♠   If anger is tempered with understanding and sadness here, it’s let off the leash on two connected songs that both feature God in their titles. If There’s A God is a powerful mid–tempo southern swampy blues protest number inspired by her experience of the 5000 people who gathered at the Capitol Building in Austin to protest against Texas Governor Rick Perry’s anti–abortion policies (“if there’s a God, God is gonna rain down hell on you”) while, addressing the same subject, Dear God is a swaggering, march–beat country rocker sung in the voice of a pregnant seventeen–year–old who “tried to see the doctor today but the governor slammed the door right in my face.”
♠   On a collection of knockouts, it would be the album’s standout number were it not for Surrender, a song about letting yourself give in to love, remove the metal plate from over your heart and follow your intuition not your fears which, driven by a steady drum beat and chugging guitar riff and featuring understated organ and a Eurythmics–like electronic voice sample, sees Klein channel her inner Stevie Nicks to soaring, anthemic effect. Not only is it easily one of the best things she’s ever recorded, but this is unquestionably the finest album of her impressive career. :: http://www.folkradio.co.uk/
Artist Biography by Charlotte Dillon
♠   Native New Yorker Jess Klein was in college when she taught herself to play the guitar, using her father's old acoustic. She had already done a little singing and knew how to play the clarinet. In no time at all she was writing songs on her own and performing locally. With some time overseas, and then a move to Boston, MA, Klein turned her full attention toward her musical career. After performing enough to polish her natural skills, Klein recorded her first album, Wishes Well Disguised, in 1998. The debut was independently released and showcases tunes like "The Cloud Song," "Pressure," and "Favorite Shade of Blue." For 2000, Klein put together pop/rock and folk–mixed tracks like "Goodbye, Goodbye," "Little White Dove," "I Tried," and "Love Is Where You Find It," to complete a sophomore release titled Draw Them Near, breaking out under the Slow River Records label. Some of the artists who helped out on the recording were producer George Howard, mixer Paul Q. Kolderie, guitarist Will Kimbrough, drummer Ken Coomer, and bassist Brad Jones. Rykodisc, the influential independent label who distributed Klein's Slow River release, signed her to their main label for her next release, the more polished and accessible Strawberry Lover, which was released in 2005; another notable singer–songwriter from Boston, Marc Copely, served as producer and bandleader. In between recording, Klein spends endless time touring, having performed with popular acts like 10,000 Maniacs, Richard Shindell, and Jill Sobule. :: http://www.allmusic.com/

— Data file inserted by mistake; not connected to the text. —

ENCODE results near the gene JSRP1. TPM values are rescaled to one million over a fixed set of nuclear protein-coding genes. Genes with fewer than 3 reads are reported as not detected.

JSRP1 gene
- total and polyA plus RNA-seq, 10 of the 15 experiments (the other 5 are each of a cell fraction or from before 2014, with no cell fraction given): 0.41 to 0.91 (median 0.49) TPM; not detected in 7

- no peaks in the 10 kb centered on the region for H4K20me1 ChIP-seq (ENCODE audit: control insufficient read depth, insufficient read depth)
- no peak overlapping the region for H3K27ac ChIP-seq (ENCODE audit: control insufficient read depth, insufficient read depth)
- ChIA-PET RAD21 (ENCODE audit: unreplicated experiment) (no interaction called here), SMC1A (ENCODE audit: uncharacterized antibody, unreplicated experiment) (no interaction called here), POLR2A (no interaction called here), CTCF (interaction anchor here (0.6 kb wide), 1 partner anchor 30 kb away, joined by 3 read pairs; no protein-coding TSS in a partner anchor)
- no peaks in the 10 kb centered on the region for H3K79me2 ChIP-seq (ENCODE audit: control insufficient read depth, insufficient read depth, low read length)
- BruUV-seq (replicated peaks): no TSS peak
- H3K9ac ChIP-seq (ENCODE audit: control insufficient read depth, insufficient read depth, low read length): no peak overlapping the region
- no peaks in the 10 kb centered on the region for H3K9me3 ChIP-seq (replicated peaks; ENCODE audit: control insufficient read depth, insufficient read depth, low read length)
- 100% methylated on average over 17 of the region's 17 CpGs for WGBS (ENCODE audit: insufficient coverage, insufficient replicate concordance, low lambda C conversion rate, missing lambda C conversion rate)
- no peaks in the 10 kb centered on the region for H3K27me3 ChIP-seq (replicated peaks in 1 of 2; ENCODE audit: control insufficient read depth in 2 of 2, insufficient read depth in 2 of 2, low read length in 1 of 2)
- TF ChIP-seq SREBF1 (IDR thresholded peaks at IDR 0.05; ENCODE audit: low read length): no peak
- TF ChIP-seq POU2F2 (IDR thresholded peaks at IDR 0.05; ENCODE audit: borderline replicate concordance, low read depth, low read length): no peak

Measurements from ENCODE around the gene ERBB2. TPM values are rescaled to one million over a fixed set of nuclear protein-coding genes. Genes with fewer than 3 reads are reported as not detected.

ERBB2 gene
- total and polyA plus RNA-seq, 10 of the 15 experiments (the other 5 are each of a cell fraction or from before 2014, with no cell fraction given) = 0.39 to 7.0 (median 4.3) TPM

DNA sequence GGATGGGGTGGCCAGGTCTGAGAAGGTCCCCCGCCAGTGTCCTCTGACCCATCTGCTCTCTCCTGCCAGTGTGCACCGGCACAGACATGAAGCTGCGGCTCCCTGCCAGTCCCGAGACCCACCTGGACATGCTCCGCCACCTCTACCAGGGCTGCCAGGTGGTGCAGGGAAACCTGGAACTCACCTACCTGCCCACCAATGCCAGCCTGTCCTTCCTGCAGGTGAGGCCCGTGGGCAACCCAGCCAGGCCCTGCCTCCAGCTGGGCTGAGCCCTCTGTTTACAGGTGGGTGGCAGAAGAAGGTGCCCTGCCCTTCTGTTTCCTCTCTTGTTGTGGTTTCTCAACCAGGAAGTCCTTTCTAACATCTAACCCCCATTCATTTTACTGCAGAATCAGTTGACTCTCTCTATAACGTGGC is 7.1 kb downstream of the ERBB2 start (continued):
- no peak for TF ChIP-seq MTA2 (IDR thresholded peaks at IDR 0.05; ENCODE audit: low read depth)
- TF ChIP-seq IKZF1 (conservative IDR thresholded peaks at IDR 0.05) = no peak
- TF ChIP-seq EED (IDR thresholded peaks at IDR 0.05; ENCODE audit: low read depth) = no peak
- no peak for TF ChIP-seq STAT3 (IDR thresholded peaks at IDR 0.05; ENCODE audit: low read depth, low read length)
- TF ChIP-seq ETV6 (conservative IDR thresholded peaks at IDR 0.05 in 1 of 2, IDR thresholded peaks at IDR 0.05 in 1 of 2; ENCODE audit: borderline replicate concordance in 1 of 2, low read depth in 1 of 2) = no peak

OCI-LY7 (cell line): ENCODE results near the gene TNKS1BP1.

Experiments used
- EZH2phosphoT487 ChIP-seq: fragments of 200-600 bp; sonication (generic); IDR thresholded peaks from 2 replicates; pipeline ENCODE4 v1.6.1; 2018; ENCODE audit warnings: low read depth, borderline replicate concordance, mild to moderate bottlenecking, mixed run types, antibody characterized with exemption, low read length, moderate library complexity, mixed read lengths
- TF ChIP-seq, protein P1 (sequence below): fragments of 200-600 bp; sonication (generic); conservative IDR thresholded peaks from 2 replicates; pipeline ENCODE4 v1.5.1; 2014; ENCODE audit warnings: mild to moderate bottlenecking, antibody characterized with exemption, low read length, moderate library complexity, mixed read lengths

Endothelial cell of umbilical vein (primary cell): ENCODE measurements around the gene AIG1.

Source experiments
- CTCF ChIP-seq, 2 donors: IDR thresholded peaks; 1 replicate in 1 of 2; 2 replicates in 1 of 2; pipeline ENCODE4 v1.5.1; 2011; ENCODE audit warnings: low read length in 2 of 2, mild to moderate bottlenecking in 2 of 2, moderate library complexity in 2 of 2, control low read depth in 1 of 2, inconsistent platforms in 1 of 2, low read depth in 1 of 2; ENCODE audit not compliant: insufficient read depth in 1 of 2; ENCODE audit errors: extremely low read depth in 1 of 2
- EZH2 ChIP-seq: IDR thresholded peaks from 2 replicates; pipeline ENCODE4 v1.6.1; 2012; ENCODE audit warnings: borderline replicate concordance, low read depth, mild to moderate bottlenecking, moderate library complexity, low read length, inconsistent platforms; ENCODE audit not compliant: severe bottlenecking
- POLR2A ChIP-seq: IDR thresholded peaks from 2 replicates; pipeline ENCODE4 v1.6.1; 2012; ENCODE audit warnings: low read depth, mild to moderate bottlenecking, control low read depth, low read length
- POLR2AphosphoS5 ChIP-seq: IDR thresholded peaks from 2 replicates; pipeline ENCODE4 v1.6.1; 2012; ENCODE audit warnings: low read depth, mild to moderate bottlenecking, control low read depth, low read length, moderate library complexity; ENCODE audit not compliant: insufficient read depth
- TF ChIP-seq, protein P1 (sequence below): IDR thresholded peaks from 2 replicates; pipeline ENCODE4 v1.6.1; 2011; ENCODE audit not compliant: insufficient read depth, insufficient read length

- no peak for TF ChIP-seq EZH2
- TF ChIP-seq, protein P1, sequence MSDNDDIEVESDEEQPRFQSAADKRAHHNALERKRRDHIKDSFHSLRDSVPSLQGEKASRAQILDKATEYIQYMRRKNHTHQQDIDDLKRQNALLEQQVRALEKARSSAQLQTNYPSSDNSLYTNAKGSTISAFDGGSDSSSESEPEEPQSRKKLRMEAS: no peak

You and i had seen the open road
had the nerve to give it one more go
with a car from your old job and my book of songs
a Mexican blanket to cover the guitars
and the faith of those whose race is not run
hey it might get rough out there I know
but we can do this, take my hand lets go
Said you loved to drive through the night
drove us up to Michigan alright
then the old friend you never thought you’d see again
came out in Cleveland, started buying you rounds, you toasted freedom
but your eyes were looking down
I tried to ask “are you alright?”
you didn’t answer, just drove through the night
out on the open road
where long shadows show
and riders pray for the light we know not to be dyin’
the same old friend showed up in three more towns
seemed to turn your old nerve around
somewhere near Buffalo that old car slowed
too much weight, too many miles